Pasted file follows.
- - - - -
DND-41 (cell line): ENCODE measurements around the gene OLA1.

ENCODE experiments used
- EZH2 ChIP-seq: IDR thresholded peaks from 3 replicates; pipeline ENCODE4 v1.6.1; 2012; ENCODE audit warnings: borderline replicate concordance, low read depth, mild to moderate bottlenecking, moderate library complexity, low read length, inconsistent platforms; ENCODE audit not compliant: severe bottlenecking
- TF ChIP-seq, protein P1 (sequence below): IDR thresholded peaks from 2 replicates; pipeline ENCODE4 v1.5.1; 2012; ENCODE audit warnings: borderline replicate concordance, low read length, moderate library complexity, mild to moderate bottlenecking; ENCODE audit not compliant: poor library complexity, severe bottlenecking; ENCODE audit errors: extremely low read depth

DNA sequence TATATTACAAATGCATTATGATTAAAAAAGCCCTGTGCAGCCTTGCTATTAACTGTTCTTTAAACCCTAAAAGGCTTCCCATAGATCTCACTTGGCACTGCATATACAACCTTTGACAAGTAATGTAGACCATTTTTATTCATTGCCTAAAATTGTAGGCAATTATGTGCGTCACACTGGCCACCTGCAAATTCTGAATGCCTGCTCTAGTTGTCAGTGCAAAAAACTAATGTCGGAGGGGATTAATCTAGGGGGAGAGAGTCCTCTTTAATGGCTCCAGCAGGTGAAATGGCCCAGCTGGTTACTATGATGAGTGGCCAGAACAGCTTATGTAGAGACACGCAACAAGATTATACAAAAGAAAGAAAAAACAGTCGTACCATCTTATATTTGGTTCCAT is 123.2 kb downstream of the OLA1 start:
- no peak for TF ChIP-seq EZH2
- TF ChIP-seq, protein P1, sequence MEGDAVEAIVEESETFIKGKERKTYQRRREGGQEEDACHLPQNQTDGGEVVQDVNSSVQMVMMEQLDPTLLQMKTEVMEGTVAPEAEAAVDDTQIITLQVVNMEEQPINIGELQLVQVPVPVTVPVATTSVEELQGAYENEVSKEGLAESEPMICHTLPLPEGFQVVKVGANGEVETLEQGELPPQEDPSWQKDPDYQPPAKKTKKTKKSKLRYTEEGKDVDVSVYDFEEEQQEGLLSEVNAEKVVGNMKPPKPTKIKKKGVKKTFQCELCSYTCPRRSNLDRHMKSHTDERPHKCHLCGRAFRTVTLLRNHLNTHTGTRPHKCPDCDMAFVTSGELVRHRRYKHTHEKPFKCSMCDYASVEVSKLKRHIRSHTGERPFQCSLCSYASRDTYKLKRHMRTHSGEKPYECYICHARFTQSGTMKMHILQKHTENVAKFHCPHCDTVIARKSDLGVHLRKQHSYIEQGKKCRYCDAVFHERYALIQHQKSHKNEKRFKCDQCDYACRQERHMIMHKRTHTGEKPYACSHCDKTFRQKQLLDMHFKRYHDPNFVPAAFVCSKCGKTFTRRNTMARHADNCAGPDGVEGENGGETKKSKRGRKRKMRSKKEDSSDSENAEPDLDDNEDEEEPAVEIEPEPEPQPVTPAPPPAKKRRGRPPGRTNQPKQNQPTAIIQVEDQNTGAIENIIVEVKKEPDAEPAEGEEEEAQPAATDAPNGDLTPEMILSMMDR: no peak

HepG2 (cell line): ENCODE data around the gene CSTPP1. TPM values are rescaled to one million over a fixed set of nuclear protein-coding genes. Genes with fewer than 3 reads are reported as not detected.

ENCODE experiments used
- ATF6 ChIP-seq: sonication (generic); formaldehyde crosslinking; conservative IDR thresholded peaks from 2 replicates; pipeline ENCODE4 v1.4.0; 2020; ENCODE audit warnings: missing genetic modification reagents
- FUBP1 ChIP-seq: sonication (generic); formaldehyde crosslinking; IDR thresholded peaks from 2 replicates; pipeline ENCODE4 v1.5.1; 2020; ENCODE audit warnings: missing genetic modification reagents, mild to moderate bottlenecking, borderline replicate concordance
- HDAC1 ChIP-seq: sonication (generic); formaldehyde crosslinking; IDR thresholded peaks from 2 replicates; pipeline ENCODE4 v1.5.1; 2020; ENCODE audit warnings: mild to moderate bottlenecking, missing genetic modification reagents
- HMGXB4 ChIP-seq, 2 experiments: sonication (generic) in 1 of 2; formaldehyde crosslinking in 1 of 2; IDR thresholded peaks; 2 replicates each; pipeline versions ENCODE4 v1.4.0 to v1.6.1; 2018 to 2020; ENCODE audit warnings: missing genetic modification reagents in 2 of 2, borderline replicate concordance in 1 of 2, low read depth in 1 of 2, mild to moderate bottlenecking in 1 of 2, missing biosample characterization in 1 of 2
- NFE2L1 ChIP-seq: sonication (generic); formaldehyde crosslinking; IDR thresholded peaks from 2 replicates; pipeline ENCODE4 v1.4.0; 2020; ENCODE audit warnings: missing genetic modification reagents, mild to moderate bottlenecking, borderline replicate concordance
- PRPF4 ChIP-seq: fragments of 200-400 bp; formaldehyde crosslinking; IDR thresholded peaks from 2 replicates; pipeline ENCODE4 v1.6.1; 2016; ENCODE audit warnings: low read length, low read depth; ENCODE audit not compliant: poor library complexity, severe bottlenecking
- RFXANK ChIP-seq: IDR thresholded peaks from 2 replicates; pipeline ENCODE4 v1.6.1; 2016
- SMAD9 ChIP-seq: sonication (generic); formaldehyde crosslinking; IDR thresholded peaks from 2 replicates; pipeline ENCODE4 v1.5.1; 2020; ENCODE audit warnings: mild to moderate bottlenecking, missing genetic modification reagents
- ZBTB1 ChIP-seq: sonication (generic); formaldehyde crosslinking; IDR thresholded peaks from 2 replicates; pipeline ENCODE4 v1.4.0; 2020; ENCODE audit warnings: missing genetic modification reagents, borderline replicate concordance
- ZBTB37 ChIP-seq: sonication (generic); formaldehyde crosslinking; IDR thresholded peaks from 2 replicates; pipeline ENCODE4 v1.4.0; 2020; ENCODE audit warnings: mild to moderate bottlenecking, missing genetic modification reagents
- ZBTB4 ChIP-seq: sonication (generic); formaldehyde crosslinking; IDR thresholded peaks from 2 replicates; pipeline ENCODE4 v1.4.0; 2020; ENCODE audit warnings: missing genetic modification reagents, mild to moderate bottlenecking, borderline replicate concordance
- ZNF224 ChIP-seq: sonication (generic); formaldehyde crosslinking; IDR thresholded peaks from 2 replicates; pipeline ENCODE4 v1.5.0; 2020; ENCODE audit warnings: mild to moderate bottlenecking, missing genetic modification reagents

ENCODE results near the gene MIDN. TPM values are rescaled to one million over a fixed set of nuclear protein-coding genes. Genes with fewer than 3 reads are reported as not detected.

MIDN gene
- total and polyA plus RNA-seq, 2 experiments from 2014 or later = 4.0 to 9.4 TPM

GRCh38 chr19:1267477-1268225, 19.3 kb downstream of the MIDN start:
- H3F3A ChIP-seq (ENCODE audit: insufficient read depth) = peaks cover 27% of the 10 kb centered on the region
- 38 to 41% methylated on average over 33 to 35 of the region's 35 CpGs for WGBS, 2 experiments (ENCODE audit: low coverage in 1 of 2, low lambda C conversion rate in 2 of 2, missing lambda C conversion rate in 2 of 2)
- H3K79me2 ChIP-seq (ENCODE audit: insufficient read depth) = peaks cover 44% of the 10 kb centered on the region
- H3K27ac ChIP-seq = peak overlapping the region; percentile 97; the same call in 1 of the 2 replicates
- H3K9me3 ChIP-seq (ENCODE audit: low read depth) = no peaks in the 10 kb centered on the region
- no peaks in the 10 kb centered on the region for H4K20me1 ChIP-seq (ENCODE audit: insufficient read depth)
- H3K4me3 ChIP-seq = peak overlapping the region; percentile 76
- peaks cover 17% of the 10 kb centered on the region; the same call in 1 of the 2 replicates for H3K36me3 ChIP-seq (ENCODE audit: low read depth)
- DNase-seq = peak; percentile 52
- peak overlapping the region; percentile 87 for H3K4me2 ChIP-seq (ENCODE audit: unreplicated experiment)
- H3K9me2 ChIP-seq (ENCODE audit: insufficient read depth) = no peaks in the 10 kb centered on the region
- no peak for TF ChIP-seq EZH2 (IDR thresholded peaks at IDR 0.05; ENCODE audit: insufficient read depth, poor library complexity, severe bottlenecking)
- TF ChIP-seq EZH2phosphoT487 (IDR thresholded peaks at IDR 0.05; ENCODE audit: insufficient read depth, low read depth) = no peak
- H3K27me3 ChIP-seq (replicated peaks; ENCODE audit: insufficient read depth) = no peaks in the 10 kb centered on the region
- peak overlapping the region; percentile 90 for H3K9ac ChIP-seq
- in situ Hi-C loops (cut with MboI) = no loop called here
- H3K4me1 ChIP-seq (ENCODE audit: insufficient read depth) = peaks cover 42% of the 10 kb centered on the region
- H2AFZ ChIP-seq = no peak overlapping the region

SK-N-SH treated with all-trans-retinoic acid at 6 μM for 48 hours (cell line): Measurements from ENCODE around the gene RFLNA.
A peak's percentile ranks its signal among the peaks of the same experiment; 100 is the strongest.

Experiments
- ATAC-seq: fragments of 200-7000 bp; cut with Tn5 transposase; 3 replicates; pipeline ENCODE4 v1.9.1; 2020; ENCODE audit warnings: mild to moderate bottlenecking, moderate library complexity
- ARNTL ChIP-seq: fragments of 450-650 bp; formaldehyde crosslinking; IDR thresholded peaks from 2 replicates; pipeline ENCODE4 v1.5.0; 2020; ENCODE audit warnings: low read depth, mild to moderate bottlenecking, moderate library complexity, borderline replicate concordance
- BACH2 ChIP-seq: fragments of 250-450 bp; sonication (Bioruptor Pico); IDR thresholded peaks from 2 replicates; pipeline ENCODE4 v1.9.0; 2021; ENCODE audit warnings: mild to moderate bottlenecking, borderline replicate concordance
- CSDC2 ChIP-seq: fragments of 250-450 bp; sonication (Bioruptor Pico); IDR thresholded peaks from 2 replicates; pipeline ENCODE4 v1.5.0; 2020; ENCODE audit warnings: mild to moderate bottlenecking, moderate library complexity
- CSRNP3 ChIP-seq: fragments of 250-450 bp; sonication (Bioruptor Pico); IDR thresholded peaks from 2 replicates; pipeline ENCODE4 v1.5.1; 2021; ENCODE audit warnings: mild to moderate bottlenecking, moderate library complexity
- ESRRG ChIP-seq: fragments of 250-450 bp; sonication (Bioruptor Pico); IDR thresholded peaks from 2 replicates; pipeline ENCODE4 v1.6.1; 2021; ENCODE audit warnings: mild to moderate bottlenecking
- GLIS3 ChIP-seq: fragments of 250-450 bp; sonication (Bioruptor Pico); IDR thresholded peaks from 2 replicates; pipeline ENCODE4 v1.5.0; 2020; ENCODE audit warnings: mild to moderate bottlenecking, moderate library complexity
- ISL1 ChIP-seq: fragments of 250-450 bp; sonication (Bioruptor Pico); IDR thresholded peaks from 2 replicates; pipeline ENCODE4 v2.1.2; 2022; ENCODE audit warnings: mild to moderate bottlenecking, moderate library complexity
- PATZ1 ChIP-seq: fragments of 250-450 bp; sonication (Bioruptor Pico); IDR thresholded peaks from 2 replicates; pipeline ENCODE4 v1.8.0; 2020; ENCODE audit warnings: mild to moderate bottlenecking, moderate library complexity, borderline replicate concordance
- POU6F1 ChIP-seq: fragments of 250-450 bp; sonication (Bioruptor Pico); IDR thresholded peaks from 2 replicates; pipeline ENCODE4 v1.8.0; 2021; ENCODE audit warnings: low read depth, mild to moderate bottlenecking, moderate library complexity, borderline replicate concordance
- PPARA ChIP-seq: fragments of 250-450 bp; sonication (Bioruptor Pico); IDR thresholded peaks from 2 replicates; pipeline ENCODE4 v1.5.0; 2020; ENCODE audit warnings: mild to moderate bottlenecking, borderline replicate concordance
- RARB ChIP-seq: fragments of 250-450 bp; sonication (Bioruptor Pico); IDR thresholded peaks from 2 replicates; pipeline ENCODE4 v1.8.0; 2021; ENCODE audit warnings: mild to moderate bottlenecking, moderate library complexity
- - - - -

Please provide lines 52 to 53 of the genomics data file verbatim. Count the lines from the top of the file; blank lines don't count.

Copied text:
- ESRRG ChIP-seq: fragments of 250-450 bp; sonication (Bioruptor Pico); IDR thresholded peaks from 2 replicates; pipeline ENCODE4 v1.6.1; 2021; ENCODE audit warnings: mild to moderate bottlenecking
- GLIS3 ChIP-seq: fragments of 250-450 bp; sonication (Bioruptor Pico); IDR thresholded peaks from 2 replicates; pipeline ENCODE4 v1.5.0; 2020; ENCODE audit warnings: mild to moderate bottlenecking, moderate library complexity